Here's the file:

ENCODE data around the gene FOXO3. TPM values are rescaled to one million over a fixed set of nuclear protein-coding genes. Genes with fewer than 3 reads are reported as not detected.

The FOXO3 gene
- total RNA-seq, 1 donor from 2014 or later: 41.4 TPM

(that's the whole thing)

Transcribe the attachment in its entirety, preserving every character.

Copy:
ENCODE data around the gene FOXO3. TPM values are rescaled to one million over a fixed set of nuclear protein-coding genes. Genes with fewer than 3 reads are reported as not detected.

The FOXO3 gene
- total RNA-seq, 1 donor from 2014 or later: 41.4 TPM